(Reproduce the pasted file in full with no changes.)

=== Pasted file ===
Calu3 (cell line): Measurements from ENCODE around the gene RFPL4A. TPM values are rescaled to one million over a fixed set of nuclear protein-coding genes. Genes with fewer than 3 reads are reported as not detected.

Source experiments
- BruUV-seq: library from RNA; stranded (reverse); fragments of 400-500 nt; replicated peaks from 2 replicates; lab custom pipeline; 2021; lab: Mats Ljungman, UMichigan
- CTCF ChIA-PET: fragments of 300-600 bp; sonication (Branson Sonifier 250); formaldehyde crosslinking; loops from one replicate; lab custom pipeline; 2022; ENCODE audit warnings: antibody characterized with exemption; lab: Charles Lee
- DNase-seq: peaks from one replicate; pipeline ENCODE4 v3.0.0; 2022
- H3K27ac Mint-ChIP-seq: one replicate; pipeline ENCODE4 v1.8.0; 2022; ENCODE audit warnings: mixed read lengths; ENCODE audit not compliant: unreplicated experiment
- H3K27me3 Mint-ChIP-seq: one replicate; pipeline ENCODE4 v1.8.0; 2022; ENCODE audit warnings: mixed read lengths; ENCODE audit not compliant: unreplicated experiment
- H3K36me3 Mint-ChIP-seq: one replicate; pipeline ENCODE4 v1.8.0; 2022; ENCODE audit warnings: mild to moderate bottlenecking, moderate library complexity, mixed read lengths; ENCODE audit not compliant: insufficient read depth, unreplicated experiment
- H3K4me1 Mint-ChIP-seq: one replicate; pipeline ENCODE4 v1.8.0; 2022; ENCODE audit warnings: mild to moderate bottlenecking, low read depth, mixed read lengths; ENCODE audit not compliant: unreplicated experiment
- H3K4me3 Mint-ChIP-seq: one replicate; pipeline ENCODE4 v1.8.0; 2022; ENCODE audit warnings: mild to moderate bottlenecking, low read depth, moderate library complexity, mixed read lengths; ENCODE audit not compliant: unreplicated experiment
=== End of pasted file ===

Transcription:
Calu3 (cell line): Measurements from ENCODE around the gene RFPL4A. TPM values are rescaled to one million over a fixed set of nuclear protein-coding genes. Genes with fewer than 3 reads are reported as not detected.

Source experiments
- BruUV-seq: library from RNA; stranded (reverse); fragments of 400-500 nt; replicated peaks from 2 replicates; lab custom pipeline; 2021; lab: Mats Ljungman, UMichigan
- CTCF ChIA-PET: fragments of 300-600 bp; sonication (Branson Sonifier 250); formaldehyde crosslinking; loops from one replicate; lab custom pipeline; 2022; ENCODE audit warnings: antibody characterized with exemption; lab: Charles Lee
- DNase-seq: peaks from one replicate; pipeline ENCODE4 v3.0.0; 2022
- H3K27ac Mint-ChIP-seq: one replicate; pipeline ENCODE4 v1.8.0; 2022; ENCODE audit warnings: mixed read lengths; ENCODE audit not compliant: unreplicated experiment
- H3K27me3 Mint-ChIP-seq: one replicate; pipeline ENCODE4 v1.8.0; 2022; ENCODE audit warnings: mixed read lengths; ENCODE audit not compliant: unreplicated experiment
- H3K36me3 Mint-ChIP-seq: one replicate; pipeline ENCODE4 v1.8.0; 2022; ENCODE audit warnings: mild to moderate bottlenecking, moderate library complexity, mixed read lengths; ENCODE audit not compliant: insufficient read depth, unreplicated experiment
- H3K4me1 Mint-ChIP-seq: one replicate; pipeline ENCODE4 v1.8.0; 2022; ENCODE audit warnings: mild to moderate bottlenecking, low read depth, mixed read lengths; ENCODE audit not compliant: unreplicated experiment
- H3K4me3 Mint-ChIP-seq: one replicate; pipeline ENCODE4 v1.8.0; 2022; ENCODE audit warnings: mild to moderate bottlenecking, low read depth, moderate library complexity, mixed read lengths; ENCODE audit not compliant: unreplicated experiment